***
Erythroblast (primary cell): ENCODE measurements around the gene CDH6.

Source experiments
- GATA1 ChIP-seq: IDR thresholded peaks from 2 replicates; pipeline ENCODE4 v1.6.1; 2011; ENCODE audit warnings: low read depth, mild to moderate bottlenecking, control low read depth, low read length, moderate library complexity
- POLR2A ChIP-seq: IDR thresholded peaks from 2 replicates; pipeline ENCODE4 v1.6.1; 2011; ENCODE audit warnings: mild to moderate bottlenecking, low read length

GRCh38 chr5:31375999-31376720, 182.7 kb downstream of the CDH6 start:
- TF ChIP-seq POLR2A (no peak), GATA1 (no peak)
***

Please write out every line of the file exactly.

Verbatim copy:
Erythroblast (primary cell): ENCODE measurements around the gene CDH6.

Source experiments
- GATA1 ChIP-seq: IDR thresholded peaks from 2 replicates; pipeline ENCODE4 v1.6.1; 2011; ENCODE audit warnings: low read depth, mild to moderate bottlenecking, control low read depth, low read length, moderate library complexity
- POLR2A ChIP-seq: IDR thresholded peaks from 2 replicates; pipeline ENCODE4 v1.6.1; 2011; ENCODE audit warnings: mild to moderate bottlenecking, low read length

GRCh38 chr5:31375999-31376720, 182.7 kb downstream of the CDH6 start:
- TF ChIP-seq POLR2A (no peak), GATA1 (no peak)